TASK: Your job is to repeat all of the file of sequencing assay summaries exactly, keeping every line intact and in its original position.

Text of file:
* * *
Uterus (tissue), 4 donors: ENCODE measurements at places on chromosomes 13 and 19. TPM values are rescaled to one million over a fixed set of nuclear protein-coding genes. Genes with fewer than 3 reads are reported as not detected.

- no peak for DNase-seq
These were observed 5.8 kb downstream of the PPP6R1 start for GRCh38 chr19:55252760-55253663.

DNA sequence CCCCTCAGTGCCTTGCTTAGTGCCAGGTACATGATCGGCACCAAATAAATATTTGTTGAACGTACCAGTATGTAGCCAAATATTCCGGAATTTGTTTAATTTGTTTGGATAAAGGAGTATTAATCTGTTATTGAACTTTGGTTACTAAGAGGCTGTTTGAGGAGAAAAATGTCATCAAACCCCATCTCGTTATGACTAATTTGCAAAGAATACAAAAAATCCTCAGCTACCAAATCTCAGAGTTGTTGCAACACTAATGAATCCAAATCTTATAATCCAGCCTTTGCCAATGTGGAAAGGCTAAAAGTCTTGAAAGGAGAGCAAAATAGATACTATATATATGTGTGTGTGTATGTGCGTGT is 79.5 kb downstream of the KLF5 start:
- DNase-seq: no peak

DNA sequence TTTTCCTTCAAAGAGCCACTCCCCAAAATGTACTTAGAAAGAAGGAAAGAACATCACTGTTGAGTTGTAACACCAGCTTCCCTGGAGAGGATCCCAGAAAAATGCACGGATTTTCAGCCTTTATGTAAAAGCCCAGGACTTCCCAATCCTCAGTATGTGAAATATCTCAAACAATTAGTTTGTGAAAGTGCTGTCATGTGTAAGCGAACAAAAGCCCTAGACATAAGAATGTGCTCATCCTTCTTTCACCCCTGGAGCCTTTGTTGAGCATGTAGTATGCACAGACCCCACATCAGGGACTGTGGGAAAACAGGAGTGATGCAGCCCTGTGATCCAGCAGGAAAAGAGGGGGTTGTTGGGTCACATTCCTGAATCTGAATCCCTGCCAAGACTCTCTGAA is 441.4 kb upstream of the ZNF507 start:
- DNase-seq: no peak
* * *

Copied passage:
Uterus (tissue), 4 donors: ENCODE measurements at places on chromosomes 13 and 19. TPM values are rescaled to one million over a fixed set of nuclear protein-coding genes. Genes with fewer than 3 reads are reported as not detected.

- no peak for DNase-seq
These were observed 5.8 kb downstream of the PPP6R1 start for GRCh38 chr19:55252760-55253663.

DNA sequence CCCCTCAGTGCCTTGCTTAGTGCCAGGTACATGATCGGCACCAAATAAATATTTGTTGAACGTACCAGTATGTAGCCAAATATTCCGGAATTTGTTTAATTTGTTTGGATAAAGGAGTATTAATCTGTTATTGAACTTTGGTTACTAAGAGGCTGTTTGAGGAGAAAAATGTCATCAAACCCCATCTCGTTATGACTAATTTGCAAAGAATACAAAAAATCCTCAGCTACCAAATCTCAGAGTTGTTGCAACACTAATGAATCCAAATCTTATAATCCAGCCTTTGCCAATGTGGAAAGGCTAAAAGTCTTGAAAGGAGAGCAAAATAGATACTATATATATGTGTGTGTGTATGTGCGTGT is 79.5 kb downstream of the KLF5 start:
- DNase-seq: no peak

DNA sequence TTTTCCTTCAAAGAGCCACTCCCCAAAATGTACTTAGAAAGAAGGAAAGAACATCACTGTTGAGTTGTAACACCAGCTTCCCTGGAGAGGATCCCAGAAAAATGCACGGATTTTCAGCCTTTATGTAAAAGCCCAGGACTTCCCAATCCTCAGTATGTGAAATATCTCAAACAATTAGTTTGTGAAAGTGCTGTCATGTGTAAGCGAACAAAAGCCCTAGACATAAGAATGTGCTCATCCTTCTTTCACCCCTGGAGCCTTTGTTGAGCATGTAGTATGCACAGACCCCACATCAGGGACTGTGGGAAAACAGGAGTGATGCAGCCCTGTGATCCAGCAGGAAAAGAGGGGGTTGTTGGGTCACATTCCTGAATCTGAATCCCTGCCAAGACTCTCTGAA is 441.4 kb upstream of the ZNF507 start:
- DNase-seq: no peak